The Future of Church Finances

How a New Approach to Funding Can Lead to Long-Term Ministry Sustainability

Local church pastors across the board are beginning to recognize that tithes and offerings alone are no longer enough to provide for the needs of their ministries, enable them to pursue opportunities or sustain long-term impact. Growing financial burdens on the middle class, documented decline in religious contributions, shifting generational attitudes toward giving and changing demographics are having a negative impact on budgets.

Given the possibility that states or counties may someday tax church property, and that churches may someday lose federal tax-exempt status altogether, the time to pivot is now. Our entire understanding of sustainability must change. What’s needed is disruptive innovation in church economics.

For churches not to only survive but thrive in the future, leaders today must understand why, what and how they can leverage assets, bless communities, empower entrepreneurs and create multiple streams of income to effectively fund ministry, mission and vision.

One such disruptive leader is Greg Wigfield, who in 1999 planted Destiny Church, in Leesburg, Virginia. Here he shares his ideas, with the future and financial sustainability in mind.

—Mark DeYmaz
Mosaix

It was not my plan to become a pastor. I first became a businessman who later embraced a call to plant a church in the area where I live and work—in the wealthiest county in the nation, just outside of Washington, D.C. As of this writing, I’m in my 12th year of pastoral ministry at Destiny Church while still owning and leading multiple businesses. Given the success of my companies, I’ve never had to receive a paycheck from Destiny, and the church benefits from this arrangement.

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After many years of experiencing God’s blessing in business and ministry, however, I shoulder a deep concern for the future of the local church in America. Evangelical ineffectiveness coupled with severe financial decline is becoming a real problem, though many pastors fail to recognize the coming crisis. John Dickerson, writing in The Great Evangelical Recession, suggests that over the next 15 years, the American church will lose approximately 70% of its income from people 65 and older who are dying at a rate of 1,000 people per day. In addition, given that 70 to 90% of church income is allocated for staff and building expenses, millennials are choosing to direct their financial giving and volunteer support to causes with better return on investment (ROI).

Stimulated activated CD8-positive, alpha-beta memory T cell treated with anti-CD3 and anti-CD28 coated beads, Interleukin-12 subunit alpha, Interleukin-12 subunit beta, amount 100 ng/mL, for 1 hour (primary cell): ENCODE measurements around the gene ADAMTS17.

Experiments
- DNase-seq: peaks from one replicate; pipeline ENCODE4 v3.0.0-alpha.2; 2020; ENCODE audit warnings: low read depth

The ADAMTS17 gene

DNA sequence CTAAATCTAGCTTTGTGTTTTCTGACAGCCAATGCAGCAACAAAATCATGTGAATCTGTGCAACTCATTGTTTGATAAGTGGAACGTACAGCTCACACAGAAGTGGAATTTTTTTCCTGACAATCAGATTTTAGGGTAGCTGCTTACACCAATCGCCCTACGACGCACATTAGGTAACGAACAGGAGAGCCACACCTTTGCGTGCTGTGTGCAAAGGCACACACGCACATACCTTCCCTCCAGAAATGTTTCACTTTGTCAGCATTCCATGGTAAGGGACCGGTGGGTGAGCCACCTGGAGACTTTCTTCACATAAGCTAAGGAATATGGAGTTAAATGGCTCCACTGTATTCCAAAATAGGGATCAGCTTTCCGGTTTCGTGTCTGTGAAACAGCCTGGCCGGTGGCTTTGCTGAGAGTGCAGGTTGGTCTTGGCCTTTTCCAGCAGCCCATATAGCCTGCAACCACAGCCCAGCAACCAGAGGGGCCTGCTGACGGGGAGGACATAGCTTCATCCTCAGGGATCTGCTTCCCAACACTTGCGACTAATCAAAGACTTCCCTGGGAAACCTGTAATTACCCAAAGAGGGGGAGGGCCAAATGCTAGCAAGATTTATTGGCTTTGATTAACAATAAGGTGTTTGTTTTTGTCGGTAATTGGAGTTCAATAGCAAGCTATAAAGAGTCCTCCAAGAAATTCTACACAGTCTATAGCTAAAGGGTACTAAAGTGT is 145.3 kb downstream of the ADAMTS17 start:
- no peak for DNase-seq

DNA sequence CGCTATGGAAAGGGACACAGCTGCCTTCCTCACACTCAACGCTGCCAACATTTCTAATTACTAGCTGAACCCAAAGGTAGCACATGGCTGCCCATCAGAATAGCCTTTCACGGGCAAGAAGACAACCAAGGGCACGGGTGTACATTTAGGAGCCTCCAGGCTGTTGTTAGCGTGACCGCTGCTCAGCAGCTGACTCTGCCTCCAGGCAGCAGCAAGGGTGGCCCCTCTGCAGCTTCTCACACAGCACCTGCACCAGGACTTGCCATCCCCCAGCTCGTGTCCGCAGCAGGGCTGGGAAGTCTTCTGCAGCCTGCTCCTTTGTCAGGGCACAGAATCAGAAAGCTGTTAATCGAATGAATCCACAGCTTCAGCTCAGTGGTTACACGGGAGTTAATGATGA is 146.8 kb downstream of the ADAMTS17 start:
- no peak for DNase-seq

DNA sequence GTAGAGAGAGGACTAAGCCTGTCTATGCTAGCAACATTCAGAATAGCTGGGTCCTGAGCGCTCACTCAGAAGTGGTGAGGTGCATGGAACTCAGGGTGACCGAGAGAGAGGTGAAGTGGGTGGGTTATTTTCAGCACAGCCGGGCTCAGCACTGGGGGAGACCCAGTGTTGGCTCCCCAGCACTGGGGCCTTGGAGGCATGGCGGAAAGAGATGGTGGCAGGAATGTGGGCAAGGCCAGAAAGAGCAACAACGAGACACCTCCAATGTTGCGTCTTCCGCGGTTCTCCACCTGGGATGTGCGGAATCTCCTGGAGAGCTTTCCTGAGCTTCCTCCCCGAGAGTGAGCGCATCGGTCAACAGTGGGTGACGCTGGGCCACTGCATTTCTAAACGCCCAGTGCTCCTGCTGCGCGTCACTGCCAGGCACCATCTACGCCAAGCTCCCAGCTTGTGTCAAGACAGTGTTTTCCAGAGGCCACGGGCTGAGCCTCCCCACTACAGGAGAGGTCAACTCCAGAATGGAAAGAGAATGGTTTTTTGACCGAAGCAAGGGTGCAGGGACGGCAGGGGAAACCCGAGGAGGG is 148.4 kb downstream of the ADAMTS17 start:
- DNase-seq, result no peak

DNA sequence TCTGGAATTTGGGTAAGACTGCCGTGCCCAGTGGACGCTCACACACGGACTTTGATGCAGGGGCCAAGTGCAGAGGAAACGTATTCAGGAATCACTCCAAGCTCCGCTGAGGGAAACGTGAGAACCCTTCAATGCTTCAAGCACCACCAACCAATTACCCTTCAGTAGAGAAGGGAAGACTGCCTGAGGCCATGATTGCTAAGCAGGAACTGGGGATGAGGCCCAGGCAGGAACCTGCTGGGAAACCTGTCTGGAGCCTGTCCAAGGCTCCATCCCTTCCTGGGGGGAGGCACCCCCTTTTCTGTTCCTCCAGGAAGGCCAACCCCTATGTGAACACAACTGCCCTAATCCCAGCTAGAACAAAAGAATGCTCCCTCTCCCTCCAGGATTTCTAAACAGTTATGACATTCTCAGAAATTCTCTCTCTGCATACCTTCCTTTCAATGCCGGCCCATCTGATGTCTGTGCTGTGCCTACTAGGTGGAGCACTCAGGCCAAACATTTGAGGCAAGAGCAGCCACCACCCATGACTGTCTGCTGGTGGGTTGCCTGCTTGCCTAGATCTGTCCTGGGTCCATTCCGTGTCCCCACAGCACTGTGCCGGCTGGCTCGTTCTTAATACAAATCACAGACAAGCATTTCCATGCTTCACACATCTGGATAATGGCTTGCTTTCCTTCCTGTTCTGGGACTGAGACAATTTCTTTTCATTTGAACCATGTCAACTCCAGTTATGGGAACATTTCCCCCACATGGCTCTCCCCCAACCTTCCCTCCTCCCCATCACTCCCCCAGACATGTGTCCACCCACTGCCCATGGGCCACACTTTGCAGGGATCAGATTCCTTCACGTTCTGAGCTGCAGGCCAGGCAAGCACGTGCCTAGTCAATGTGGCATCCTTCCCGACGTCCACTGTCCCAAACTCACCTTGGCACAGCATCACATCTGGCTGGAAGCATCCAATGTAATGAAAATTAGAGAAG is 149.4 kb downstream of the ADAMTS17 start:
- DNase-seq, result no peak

Over the past couple of years, the business side of my brain has collided with my heart for reaching people with the gospel. I now realize that present approaches to church funding are ineffective. For instance, our church is housed in temporary facilities. Nevertheless, our rent and related expenses exceed $25,000 per month. That’s not sustainable, and why (through one of my companies) I decided to purchase land, develop a piece of historic property and move our church out of rented facilities.

Once completed, the $20,000,000 campus will include:

• Destiny School of the Arts, which is already operating on the property.
• An event venue to house concerts, weddings, a community theater, as well as family-friendly musicals and plays.
• For-profit businesses including a café, a restaurant, a landscaping company and a cleaning service.
• A corporate retreat center, as well as Destiny Church.

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Ultimately, our goal is to net $25,000 a month from the development in order to negate what the church is currently paying in rent and related expenses. In time, we hope to generate even more income from the development to cover the cost of church staff.

Imagine a church with this kind of ROI. Imagine your church pursuing such a course for similar reasons, no matter the scale. I believe these things can and should be accomplished. More than that, I believe this shift will better position us to engage our communities to change the number of people willing to give Christ and his church a try. Failure to make such a shift will have devastating consequences for local churches in the future, spiritually, practically and financially.